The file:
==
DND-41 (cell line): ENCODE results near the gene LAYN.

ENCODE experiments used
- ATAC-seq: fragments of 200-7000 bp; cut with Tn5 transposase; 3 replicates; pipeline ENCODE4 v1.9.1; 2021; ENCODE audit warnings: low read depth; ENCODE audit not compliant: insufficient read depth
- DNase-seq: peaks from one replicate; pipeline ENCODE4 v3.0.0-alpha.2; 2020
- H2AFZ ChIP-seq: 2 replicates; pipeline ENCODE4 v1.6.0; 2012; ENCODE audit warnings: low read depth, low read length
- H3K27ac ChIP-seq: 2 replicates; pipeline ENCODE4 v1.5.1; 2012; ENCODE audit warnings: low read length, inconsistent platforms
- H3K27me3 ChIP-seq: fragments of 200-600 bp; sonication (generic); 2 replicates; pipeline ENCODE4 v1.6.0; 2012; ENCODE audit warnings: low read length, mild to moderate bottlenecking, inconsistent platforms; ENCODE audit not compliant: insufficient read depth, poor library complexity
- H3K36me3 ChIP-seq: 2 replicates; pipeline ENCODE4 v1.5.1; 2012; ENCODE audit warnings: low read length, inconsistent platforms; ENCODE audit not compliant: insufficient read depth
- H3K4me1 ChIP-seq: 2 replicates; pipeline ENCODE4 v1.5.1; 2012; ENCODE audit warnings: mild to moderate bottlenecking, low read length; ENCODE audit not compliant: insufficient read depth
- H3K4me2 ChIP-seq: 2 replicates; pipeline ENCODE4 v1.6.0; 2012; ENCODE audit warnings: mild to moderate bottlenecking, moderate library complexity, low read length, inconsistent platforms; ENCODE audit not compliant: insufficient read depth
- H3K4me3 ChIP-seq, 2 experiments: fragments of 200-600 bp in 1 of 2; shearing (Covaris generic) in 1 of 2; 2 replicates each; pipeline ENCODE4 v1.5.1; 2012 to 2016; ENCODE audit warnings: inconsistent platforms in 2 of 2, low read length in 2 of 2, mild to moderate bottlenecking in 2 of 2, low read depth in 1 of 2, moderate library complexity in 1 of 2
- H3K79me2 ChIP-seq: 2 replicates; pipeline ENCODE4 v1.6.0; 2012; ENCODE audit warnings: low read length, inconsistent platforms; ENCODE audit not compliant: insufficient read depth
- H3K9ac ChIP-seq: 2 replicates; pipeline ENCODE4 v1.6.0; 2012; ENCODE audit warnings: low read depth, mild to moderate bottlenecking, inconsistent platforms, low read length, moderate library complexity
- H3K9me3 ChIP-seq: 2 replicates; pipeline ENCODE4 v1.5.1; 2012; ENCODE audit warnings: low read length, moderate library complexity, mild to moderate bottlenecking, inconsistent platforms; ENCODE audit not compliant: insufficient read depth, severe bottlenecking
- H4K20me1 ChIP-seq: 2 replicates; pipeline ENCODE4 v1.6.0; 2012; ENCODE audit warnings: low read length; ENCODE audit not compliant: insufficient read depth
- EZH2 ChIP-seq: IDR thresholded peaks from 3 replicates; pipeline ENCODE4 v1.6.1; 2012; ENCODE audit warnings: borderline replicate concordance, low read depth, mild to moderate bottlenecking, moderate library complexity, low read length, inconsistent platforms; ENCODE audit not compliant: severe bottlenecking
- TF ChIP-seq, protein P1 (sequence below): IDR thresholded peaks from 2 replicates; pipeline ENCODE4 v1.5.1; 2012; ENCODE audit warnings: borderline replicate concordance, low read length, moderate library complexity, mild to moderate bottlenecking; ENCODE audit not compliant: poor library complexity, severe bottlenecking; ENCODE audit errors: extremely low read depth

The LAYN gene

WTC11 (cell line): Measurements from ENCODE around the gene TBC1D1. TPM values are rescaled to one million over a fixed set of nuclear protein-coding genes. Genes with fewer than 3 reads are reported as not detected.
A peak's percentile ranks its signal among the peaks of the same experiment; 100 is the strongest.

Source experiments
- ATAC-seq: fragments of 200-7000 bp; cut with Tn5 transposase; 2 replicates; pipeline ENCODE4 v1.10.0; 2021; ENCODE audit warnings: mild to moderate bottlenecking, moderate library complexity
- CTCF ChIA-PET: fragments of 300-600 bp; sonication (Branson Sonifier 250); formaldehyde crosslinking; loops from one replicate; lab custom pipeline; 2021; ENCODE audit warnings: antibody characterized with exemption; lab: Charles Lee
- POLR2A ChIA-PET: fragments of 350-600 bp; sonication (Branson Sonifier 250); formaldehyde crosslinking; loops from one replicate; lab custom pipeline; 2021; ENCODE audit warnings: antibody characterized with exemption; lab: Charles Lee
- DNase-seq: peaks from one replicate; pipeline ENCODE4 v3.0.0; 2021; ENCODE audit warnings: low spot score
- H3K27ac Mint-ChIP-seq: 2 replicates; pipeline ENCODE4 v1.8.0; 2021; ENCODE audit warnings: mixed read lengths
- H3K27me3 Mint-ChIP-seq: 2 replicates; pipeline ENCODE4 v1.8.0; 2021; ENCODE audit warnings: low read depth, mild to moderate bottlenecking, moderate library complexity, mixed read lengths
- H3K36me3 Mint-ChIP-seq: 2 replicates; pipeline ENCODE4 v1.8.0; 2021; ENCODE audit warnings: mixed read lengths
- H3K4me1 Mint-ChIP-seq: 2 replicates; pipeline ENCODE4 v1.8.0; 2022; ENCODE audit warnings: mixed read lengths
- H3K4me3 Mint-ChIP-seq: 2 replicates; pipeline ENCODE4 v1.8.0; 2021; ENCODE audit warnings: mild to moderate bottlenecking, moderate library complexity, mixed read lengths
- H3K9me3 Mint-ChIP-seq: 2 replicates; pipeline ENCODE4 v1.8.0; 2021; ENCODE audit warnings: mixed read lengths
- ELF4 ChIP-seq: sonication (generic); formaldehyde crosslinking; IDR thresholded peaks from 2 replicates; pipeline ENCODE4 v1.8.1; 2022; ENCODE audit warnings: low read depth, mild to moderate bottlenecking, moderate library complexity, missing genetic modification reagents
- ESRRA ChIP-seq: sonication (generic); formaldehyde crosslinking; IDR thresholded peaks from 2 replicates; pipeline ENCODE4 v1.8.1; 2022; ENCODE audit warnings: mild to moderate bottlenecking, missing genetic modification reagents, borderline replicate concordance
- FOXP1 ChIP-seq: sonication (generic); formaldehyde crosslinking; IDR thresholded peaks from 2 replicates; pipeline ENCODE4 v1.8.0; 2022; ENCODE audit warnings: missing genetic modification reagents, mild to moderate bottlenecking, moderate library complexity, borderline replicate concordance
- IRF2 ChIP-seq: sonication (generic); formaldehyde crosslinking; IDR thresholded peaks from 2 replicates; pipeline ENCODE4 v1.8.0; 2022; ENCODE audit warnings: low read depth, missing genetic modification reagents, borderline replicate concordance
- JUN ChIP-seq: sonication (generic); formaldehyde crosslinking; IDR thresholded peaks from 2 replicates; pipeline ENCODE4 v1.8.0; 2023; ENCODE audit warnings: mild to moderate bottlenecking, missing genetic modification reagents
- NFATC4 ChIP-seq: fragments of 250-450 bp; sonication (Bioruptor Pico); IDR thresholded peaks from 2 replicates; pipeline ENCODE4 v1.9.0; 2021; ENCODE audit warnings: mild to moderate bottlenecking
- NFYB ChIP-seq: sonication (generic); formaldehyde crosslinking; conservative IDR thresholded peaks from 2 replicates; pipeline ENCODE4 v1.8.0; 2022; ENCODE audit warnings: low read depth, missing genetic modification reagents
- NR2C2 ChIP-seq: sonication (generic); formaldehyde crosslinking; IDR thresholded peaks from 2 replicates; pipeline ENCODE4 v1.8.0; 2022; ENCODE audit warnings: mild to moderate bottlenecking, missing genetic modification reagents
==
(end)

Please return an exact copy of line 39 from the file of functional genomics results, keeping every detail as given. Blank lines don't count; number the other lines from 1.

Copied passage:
- NR2C2 ChIP-seq: sonication (generic); formaldehyde crosslinking; IDR thresholded peaks from 2 replicates; pipeline ENCODE4 v1.8.0; 2022; ENCODE audit warnings: mild to moderate bottlenecking, missing genetic modification reagents